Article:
7. Well, I'm not familiar with OK law specifically, but what is reasonable is usually going to be a question when considering "reasonable force."
  8. I was typing almost the exact thing (Edit because you guys are too fast - I mean the same thing as iacas, that the lack of charges does not mean it was legal). In addition, it wouldn't be unusual for charges not to be filed immediately (DA's are busy people). In addition to the addition, I would give favorable odds to a civil suit being filed (if not for the gun, for the kick to the head).
  9. Out of curiosity, let's set aside both the law and the specifics of the video for a minute. Reduce it to this hypothetical: you are at a golf course, armed, and notice that someone else has your stolen property (and you are certain it's yours). You can't detain the thief hand-to-hand. Do you draw your gun to detain him? Of those who would answer (or already have answered) yes, how many actually carry a firearm? I'm not trying to make a point here, I'm genuinely curious how people think they would react. Edit after reading @Dave2512's post: I'm curious about answers disregarding the rationale evaluation of consequences that we can do from behind a keyboard - try to put yourself in that situation mentally, and consider what your real-world reaction would be.
  10. I have a great deal of experience with blowup holes, not so much with the recovery, haha. But if it's particularly bad, it usually helps me to take the scorecard out of my sight for a hole or two. Sometimes I just throw it away, but mostly I'll put it in my bag. Almost every time, that helps me let go of the frustration mentally, and I can take the card back out once I relax and my swing goes back to its usual less-than-mediocre-but-hopefully-not-awful form (I usually remember my scores for the holes when it was out of sight). That, and beer.
  11. I thought I was on the CalGuns forum for a minute there... At least here in CA (even in the most "red" county in CA, where one can actually get a CCW), there's no way I'd draw in that situation unless there was some physical altercation we didn't see. Can't remember all the points I intended to respond to now, and I don't have the multi-quoting skills of @iacas, but from what I do remember: (1) don't ever fire a warning shot, despite what Joe Biden said; (2) there's a lot of semi-legal talk, but state laws vary widely on reasonable use of force; and (3) not particularly relevant, but I hope that guy wasn't carrying off-body in his golf bag, but since his shirt is still tucked in the only other alternative would be open carry, and I didn't see a holster.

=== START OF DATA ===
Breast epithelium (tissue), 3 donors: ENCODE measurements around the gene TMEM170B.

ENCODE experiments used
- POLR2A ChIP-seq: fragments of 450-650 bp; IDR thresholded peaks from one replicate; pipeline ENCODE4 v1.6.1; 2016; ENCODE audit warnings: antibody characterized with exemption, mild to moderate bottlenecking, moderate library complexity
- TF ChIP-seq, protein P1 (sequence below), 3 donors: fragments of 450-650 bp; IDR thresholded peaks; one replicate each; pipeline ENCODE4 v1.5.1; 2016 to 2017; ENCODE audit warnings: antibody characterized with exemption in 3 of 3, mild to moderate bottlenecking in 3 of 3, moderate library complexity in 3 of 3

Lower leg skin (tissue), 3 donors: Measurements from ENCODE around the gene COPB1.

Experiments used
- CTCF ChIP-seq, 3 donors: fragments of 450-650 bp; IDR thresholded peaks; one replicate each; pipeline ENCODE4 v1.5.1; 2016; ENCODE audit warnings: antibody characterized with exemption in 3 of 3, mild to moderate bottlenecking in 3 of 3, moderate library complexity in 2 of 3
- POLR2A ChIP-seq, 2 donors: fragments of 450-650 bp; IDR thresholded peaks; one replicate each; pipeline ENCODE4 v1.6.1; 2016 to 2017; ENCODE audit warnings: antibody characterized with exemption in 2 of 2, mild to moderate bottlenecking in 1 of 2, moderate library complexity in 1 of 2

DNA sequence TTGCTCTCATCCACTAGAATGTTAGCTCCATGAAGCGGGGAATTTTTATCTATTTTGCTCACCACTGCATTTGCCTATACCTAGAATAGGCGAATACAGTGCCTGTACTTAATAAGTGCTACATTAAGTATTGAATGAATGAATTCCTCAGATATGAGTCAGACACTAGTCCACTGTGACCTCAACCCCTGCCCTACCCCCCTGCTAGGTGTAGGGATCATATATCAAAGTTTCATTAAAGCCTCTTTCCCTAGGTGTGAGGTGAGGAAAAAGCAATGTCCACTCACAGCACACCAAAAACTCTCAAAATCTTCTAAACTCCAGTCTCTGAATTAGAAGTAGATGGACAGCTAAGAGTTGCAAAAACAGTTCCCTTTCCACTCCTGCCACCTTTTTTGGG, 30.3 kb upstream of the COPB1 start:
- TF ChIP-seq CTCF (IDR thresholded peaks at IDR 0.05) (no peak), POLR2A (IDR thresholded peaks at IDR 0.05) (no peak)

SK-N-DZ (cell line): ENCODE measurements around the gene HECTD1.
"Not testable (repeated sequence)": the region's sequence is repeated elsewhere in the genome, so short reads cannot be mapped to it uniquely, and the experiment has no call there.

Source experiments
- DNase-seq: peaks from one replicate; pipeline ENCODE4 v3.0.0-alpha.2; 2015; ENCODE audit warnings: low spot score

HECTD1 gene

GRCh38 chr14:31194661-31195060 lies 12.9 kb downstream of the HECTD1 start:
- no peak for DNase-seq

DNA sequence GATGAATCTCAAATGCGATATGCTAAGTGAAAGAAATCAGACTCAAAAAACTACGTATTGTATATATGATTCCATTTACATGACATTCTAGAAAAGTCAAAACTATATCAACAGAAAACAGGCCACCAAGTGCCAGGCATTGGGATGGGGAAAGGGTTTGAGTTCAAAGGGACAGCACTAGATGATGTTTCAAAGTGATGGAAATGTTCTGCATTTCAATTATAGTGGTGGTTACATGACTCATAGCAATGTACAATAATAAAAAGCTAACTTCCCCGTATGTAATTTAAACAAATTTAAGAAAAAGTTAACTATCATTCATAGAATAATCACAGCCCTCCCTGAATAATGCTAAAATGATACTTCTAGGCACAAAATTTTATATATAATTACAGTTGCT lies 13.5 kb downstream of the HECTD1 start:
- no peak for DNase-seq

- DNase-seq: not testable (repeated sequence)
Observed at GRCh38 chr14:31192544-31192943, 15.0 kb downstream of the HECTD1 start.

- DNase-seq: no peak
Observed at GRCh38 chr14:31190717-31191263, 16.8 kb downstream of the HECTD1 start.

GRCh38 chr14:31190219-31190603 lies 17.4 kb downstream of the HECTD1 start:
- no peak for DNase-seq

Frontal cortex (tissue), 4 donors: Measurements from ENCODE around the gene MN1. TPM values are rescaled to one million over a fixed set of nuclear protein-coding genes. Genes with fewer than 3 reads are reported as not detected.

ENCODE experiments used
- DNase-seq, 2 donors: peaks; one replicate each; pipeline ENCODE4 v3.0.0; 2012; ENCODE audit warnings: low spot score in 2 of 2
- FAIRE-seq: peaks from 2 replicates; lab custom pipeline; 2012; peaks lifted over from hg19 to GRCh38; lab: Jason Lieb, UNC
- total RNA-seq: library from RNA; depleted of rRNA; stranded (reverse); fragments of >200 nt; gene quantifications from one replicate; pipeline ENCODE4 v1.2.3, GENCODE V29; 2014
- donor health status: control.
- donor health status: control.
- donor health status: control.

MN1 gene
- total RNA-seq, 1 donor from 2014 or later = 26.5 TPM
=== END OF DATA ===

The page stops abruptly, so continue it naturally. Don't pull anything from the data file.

12. Haha... probably couldn't hurt, just not my thing.
  13. Like most people posting in this thread, I usually have a pleasant (or at least neutral) experience getting paired up. The only recent story that stands out in my mind is the golfer who offered a joint just about every third hole - I'm still not sure if he was messing with me, or if he had just smoked so much weed that he couldn't remember the previous 6 times I'd declined the offer. Sadly, even high as a kite, he was better than I am. I didn't personally witness this one, but my buddy and I got paired up with a friendly couple in their 40's, about 8 years ago. On a fairly long, very downhill par 3, my buddy and the husband and wife all hit their shots into a wooded, but playable area on the left side. I couldn't see them from where my ball was. After the round, my friend informed me that he had been invited back to their house for "some fun" after the round... he was absolutely convinced that they were propositioning him for a threesome. I'm fairly certain he misunderstood something - partially because it would hurt my ego to believe that he received such an invite instead of me, haha - but he definitely believed it based on the look on his face for the last few holes.
  14. There does seem to be a correlation between the size of the group and the perceived amount of time it takes each to go through their pre-putt routine... I'd swear that the same player takes an extra minute to line up his/her putt when in a fivesome.
  15. Joe92385

    Wrong Ball

    Mine is the same, except I add a beer to the equation (except on the incredibly rare occasion when I'm trying to be very serious).